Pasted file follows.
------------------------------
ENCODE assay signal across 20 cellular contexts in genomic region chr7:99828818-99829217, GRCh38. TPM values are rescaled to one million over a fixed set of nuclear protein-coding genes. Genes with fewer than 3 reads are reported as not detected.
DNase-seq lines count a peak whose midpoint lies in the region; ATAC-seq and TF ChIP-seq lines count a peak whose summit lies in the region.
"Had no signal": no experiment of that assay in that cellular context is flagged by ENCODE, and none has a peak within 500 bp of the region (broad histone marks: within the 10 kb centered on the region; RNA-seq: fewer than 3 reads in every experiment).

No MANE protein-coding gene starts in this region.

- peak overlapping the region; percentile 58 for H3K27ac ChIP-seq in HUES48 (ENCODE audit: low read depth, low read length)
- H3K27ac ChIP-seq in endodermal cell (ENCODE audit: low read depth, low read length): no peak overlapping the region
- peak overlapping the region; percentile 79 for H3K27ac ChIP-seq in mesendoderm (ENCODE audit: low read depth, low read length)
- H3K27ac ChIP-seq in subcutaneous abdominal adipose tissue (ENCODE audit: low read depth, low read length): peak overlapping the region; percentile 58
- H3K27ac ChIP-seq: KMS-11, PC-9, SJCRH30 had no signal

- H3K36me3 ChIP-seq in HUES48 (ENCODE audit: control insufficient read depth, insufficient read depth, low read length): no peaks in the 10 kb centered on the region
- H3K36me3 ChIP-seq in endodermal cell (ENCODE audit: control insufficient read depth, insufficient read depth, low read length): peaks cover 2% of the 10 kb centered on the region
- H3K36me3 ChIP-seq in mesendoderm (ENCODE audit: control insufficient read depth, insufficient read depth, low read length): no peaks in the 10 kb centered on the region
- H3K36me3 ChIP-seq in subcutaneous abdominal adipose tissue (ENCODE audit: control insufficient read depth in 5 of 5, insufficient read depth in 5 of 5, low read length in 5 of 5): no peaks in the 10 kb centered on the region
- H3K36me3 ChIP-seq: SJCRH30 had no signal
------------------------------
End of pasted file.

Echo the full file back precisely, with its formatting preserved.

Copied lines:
ENCODE assay signal across 20 cellular contexts in genomic region chr7:99828818-99829217, GRCh38. TPM values are rescaled to one million over a fixed set of nuclear protein-coding genes. Genes with fewer than 3 reads are reported as not detected.
DNase-seq lines count a peak whose midpoint lies in the region; ATAC-seq and TF ChIP-seq lines count a peak whose summit lies in the region.
"Had no signal": no experiment of that assay in that cellular context is flagged by ENCODE, and none has a peak within 500 bp of the region (broad histone marks: within the 10 kb centered on the region; RNA-seq: fewer than 3 reads in every experiment).

No MANE protein-coding gene starts in this region.

- peak overlapping the region; percentile 58 for H3K27ac ChIP-seq in HUES48 (ENCODE audit: low read depth, low read length)
- H3K27ac ChIP-seq in endodermal cell (ENCODE audit: low read depth, low read length): no peak overlapping the region
- peak overlapping the region; percentile 79 for H3K27ac ChIP-seq in mesendoderm (ENCODE audit: low read depth, low read length)
- H3K27ac ChIP-seq in subcutaneous abdominal adipose tissue (ENCODE audit: low read depth, low read length): peak overlapping the region; percentile 58
- H3K27ac ChIP-seq: KMS-11, PC-9, SJCRH30 had no signal

- H3K36me3 ChIP-seq in HUES48 (ENCODE audit: control insufficient read depth, insufficient read depth, low read length): no peaks in the 10 kb centered on the region
- H3K36me3 ChIP-seq in endodermal cell (ENCODE audit: control insufficient read depth, insufficient read depth, low read length): peaks cover 2% of the 10 kb centered on the region
- H3K36me3 ChIP-seq in mesendoderm (ENCODE audit: control insufficient read depth, insufficient read depth, low read length): no peaks in the 10 kb centered on the region
- H3K36me3 ChIP-seq in subcutaneous abdominal adipose tissue (ENCODE audit: control insufficient read depth in 5 of 5, insufficient read depth in 5 of 5, low read length in 5 of 5): no peaks in the 10 kb centered on the region
- H3K36me3 ChIP-seq: SJCRH30 had no signal